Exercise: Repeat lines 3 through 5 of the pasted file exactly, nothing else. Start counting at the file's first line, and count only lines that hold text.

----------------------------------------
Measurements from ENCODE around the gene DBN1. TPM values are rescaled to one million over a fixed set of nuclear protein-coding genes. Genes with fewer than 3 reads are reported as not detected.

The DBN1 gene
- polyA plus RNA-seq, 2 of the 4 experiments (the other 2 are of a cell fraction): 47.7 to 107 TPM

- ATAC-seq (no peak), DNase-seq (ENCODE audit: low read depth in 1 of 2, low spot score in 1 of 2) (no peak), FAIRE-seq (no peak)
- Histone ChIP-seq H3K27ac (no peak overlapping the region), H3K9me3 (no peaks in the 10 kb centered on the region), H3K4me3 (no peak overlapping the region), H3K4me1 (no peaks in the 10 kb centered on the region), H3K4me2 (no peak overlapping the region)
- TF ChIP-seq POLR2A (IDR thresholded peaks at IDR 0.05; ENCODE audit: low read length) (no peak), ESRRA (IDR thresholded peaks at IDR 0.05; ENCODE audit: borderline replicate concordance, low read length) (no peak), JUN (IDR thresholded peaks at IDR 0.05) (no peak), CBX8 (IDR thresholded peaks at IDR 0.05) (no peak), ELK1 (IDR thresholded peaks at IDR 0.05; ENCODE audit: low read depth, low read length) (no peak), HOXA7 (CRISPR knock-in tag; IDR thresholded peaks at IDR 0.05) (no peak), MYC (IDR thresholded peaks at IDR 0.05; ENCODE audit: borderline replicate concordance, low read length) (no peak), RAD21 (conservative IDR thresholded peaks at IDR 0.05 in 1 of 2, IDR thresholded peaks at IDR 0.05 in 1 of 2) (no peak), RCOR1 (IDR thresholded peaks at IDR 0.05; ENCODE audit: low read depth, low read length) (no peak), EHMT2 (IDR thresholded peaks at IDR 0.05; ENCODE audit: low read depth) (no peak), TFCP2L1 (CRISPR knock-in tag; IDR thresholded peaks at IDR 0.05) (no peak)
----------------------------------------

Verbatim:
- polyA plus RNA-seq, 2 of the 4 experiments (the other 2 are of a cell fraction): 47.7 to 107 TPM

- ATAC-seq (no peak), DNase-seq (ENCODE audit: low read depth in 1 of 2, low spot score in 1 of 2) (no peak), FAIRE-seq (no peak)
- Histone ChIP-seq H3K27ac (no peak overlapping the region), H3K9me3 (no peaks in the 10 kb centered on the region), H3K4me3 (no peak overlapping the region), H3K4me1 (no peaks in the 10 kb centered on the region), H3K4me2 (no peak overlapping the region)